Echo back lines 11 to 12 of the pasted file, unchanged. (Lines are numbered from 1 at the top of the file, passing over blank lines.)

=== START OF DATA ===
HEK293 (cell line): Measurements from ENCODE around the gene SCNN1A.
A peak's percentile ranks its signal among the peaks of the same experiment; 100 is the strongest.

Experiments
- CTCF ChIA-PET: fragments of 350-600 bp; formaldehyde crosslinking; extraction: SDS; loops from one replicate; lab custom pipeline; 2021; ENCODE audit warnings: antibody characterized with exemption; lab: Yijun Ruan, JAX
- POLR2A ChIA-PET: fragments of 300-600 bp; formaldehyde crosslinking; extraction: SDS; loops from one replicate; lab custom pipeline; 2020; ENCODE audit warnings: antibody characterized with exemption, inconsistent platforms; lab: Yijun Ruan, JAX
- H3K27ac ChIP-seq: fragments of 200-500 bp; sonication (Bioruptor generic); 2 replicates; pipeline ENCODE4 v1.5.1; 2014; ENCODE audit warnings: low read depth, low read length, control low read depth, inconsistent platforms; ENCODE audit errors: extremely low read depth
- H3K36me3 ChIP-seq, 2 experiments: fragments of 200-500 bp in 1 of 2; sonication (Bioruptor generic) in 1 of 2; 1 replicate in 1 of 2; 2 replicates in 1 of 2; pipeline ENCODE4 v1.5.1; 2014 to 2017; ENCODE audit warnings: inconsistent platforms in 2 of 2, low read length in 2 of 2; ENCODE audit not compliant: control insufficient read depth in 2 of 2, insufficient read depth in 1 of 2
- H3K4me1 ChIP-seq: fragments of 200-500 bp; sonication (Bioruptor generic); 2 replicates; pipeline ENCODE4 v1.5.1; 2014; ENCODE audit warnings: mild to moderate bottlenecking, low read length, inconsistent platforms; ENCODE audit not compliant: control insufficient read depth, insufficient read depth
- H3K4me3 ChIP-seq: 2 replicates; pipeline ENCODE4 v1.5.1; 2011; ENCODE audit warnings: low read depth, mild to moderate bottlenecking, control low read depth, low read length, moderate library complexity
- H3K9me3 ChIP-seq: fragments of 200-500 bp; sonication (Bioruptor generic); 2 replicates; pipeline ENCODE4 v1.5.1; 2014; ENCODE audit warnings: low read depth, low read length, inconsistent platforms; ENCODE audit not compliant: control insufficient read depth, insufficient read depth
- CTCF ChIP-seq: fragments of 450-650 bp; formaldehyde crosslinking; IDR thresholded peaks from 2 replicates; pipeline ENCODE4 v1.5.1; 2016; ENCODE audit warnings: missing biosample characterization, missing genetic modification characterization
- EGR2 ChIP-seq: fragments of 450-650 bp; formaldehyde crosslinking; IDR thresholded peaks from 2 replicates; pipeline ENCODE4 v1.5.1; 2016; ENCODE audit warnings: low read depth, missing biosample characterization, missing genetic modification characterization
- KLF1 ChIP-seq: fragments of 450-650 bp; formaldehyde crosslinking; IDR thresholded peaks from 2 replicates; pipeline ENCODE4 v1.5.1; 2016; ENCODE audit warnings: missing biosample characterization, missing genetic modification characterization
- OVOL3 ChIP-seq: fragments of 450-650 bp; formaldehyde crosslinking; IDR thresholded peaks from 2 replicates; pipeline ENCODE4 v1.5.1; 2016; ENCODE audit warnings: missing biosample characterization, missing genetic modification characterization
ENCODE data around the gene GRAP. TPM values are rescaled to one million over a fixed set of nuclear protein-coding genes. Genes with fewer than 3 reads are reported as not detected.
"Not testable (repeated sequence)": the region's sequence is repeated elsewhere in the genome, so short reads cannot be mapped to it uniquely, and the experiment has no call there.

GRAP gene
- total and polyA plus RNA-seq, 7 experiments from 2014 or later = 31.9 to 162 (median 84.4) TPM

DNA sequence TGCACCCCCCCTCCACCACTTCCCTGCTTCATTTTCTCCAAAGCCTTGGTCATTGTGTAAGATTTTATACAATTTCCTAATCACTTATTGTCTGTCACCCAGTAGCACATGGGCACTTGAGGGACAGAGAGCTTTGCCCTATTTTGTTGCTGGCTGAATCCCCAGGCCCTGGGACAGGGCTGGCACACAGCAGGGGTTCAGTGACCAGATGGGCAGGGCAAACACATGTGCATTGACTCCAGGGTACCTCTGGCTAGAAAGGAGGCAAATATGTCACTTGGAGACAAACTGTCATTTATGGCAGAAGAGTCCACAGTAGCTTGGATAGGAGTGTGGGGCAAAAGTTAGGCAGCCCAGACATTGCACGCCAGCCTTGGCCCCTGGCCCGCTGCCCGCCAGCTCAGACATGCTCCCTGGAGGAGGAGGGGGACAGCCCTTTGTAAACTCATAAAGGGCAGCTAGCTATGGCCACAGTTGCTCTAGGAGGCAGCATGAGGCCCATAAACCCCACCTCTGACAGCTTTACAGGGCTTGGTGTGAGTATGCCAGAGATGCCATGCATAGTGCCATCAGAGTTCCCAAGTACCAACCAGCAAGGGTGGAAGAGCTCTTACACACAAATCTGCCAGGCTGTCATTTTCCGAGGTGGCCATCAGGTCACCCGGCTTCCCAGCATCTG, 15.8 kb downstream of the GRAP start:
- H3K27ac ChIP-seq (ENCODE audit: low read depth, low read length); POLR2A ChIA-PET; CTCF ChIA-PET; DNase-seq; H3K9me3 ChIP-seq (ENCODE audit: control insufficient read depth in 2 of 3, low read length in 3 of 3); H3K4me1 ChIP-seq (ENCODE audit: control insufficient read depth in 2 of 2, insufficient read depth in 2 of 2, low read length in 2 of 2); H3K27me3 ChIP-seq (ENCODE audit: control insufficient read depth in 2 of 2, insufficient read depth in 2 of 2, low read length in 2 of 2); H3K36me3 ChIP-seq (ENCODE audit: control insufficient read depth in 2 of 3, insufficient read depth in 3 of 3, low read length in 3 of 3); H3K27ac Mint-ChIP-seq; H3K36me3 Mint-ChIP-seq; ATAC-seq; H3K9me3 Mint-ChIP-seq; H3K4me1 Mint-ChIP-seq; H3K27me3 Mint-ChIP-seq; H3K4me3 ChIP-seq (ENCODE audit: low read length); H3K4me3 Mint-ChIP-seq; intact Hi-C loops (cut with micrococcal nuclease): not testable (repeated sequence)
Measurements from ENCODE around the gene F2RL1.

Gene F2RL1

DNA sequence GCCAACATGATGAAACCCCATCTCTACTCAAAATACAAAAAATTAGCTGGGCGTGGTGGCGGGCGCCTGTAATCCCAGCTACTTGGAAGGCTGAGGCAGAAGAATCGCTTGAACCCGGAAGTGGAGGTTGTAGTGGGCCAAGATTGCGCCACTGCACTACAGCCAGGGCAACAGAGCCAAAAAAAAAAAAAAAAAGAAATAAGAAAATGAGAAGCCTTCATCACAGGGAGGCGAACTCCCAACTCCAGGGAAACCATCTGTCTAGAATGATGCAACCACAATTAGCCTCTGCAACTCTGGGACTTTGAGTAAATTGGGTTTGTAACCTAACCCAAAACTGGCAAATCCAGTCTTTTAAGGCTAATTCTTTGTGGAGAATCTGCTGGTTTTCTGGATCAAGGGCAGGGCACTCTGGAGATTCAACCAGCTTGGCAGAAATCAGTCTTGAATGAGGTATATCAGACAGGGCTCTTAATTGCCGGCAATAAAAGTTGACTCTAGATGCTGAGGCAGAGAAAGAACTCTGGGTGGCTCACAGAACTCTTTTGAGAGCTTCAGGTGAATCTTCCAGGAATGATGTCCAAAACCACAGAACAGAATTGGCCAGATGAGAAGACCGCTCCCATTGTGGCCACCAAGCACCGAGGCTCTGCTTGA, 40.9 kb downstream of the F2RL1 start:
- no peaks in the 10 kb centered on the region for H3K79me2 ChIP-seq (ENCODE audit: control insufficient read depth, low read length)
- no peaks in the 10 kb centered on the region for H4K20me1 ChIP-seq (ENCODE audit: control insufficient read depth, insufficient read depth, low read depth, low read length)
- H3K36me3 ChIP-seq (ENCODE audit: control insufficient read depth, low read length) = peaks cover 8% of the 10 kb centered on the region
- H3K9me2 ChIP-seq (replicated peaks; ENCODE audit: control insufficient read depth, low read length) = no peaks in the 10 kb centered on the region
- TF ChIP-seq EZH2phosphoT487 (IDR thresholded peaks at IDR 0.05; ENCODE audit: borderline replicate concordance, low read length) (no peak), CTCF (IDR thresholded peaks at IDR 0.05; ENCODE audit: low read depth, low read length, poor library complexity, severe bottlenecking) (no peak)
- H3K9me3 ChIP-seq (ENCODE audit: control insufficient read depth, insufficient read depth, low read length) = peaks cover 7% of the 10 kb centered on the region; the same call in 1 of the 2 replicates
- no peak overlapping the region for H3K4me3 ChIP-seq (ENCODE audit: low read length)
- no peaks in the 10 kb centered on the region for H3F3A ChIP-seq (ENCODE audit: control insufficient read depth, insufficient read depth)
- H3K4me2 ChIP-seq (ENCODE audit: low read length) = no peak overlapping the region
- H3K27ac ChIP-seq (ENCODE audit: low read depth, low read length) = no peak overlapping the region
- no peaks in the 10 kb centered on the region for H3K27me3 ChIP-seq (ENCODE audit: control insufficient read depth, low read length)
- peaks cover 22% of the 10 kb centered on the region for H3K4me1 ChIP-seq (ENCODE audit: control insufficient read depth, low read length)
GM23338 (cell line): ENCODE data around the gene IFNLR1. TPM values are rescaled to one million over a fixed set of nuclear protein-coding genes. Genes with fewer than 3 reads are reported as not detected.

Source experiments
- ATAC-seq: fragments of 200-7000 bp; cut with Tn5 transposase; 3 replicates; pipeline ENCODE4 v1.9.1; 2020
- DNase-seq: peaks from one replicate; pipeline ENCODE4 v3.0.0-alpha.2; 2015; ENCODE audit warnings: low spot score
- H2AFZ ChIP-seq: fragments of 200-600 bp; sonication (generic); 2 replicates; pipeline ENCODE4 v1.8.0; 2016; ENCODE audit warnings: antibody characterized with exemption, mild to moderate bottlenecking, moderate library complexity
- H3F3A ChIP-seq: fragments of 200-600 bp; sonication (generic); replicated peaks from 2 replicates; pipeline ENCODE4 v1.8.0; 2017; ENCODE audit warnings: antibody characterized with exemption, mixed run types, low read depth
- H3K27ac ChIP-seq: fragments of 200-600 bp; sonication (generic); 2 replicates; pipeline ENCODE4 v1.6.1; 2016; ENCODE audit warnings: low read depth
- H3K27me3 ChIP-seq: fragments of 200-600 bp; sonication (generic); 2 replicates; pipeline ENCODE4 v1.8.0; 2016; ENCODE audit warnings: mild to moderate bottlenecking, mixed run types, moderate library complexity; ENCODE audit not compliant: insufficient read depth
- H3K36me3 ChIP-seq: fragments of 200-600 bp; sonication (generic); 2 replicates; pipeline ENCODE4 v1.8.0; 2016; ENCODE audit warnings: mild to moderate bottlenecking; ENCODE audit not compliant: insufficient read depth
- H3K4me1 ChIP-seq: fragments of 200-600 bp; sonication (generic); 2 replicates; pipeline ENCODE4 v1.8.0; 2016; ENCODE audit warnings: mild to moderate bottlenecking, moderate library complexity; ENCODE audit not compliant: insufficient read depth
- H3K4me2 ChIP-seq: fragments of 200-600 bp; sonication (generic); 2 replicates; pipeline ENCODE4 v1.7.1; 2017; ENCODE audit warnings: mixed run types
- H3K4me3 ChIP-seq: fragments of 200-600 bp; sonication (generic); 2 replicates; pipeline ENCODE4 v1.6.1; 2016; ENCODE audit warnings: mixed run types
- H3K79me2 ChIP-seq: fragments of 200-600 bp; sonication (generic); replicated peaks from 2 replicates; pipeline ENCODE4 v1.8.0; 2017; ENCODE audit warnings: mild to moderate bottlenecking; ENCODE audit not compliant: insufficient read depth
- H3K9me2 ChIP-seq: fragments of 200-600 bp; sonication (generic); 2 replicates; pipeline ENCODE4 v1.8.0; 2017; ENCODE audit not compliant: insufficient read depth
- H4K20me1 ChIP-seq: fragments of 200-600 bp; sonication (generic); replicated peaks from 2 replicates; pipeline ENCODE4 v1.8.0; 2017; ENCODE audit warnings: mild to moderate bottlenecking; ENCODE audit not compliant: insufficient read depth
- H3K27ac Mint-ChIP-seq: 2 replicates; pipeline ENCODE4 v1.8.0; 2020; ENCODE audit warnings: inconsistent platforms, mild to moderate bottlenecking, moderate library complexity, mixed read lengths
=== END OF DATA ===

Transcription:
- CTCF ChIP-seq: fragments of 450-650 bp; formaldehyde crosslinking; IDR thresholded peaks from 2 replicates; pipeline ENCODE4 v1.5.1; 2016; ENCODE audit warnings: missing biosample characterization, missing genetic modification characterization
- EGR2 ChIP-seq: fragments of 450-650 bp; formaldehyde crosslinking; IDR thresholded peaks from 2 replicates; pipeline ENCODE4 v1.5.1; 2016; ENCODE audit warnings: low read depth, missing biosample characterization, missing genetic modification characterization